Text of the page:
Who said anything about being rational?

I have a slightly irrational fear of the apocalypse.

I can handle zombie invasions. Aliens destroying our planet. But put me in a situation where there’s a deadly virus set on decimating the population, and I will curl into the fetal position and cry for mommy.

Last night, while the BF was a rehearsal, I settled in to watch another episode of MI-5. MI-5, for those of you who are just joining us, is a British drama (entitled Spooks for those on the other side of the Atlantic) that focuses on the inner workings of…wait for it…MI-5. British intelligence. I love it. The stories are tight, thoroughly believable, and it doesn’t hurt that the first few seasons starred Matthew Macfayden and the last few seasons starred Richard Armitage.

But Tom! Violence is not the answer!

Anyway, the episode I watched had to do with Tom (Matthew Macfayden) running what he thought, initially, was a

disaster drill. A terror threat escalated to the point where a bomb containing a nerve agent, VX, went off in Parliment Square. Initially thinking it really was just a drill, the people on the Grid ended up locked down in Thames House, cut off from the outside world, thinking that this was no longer a drill, that it was a terror threat that went far beyond London. They managed to link up to a satellite feed and all they saw were pictures of empty streets, and the few times they were patched through to people in other offices, the feed was sketchy at best and then would cut off abruptly, never to be heard or seen again.

The entire time I was watching it, I was alternating between quietly freaking out and saying no, it really was a drill the whole time (I was right. It was a test of Tom’s leadership.) The whole freaking out thing came from seeing the empty streets, the lock down, the lack of communication between offices…not to mention the tempers that rose second by second as people wanted to make a made dash for the exit.

I had the same problem when I saw Perfect Sense at SIFF this year. Same with watching Helo run around all alone on Caprica in Battlestar: Galactica. And if I look past the terrified, watching-through-my-fingers factor, 28 Days Later caused problems for the same reasons. And don’t get me started on The Rapture.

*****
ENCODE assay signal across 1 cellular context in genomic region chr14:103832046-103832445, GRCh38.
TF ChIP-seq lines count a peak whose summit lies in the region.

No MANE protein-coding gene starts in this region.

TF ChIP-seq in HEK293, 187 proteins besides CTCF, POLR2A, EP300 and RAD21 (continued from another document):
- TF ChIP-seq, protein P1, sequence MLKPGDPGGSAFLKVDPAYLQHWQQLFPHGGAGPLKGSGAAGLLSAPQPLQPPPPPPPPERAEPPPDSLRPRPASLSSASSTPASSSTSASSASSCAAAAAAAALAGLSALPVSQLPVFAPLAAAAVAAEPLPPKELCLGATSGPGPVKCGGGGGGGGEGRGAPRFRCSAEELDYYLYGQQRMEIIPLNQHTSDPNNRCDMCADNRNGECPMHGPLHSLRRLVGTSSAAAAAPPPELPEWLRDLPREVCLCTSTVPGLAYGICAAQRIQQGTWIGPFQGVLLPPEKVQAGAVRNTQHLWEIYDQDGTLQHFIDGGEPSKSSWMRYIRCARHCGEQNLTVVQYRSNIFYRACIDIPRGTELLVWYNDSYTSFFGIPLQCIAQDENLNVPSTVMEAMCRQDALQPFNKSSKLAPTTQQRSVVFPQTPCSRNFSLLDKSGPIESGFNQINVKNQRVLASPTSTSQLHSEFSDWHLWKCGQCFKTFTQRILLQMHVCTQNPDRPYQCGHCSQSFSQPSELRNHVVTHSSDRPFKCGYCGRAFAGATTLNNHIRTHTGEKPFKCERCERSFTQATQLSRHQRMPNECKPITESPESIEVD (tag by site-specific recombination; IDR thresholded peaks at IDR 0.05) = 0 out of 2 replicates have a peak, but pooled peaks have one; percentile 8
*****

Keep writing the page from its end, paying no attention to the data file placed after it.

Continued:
I’m a big fan of solitude. Working in a customer service oriented environment makes me want to spend a good chunk of my free time by myself, engaging in solitary pursuits. But the thought of being one of a few survivors of a deadly virus just scares the bejeebus out of me. I like being able to seek out company when I want it. And let’s face it, regular, intellectually stimulating interaction with other humans is what separates us from the lesser animals.

The flip side of all this is that post-apocalyptic novel I’d been toying with for over a year? I’ve got a ton more ideas for it now. I think my brain may explode from creativity overload.

Yeah. I don’t think I can handle the apocalypse.

*image via spooks.wikia.com

2 thoughts on “Who said anything about being rational?

  1. Okay, I’m an MI-5 AND MacFadyen fan (love the eyes…have you seen him in Pride and Prejudice? *Swoon*) and I’m on board with the whole end-of-the-world-thing-freaks-my-sh*t-out. If you haven’t read The Road yet, do it. You basically want to crawl under your desk and suck yer toes while rocking back and forth from the stomach-turning images in your head. It was GREAT! (The movie was okay too but the book is better).

    So…I would totally read your post-apoc book.

    1. You know, I have a problem with Cormac McCarthy. He’s almost unreadable. I’ll give it a shot, though. And if I ever get around to writing the book, I’ll be sure to let you know 🙂

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